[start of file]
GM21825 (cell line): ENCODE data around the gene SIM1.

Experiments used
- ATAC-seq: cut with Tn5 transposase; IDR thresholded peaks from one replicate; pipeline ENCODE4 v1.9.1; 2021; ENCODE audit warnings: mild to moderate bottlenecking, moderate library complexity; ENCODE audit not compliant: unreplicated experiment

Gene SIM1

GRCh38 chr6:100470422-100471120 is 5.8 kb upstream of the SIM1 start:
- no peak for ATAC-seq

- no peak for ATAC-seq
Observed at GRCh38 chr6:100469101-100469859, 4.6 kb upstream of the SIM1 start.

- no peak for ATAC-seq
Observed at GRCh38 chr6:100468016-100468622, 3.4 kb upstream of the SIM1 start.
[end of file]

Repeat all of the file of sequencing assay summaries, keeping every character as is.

GM21825 (cell line): ENCODE data around the gene SIM1.

Experiments used
- ATAC-seq: cut with Tn5 transposase; IDR thresholded peaks from one replicate; pipeline ENCODE4 v1.9.1; 2021; ENCODE audit warnings: mild to moderate bottlenecking, moderate library complexity; ENCODE audit not compliant: unreplicated experiment

Gene SIM1

GRCh38 chr6:100470422-100471120 is 5.8 kb upstream of the SIM1 start:
- no peak for ATAC-seq

- no peak for ATAC-seq
Observed at GRCh38 chr6:100469101-100469859, 4.6 kb upstream of the SIM1 start.

- no peak for ATAC-seq
Observed at GRCh38 chr6:100468016-100468622, 3.4 kb upstream of the SIM1 start.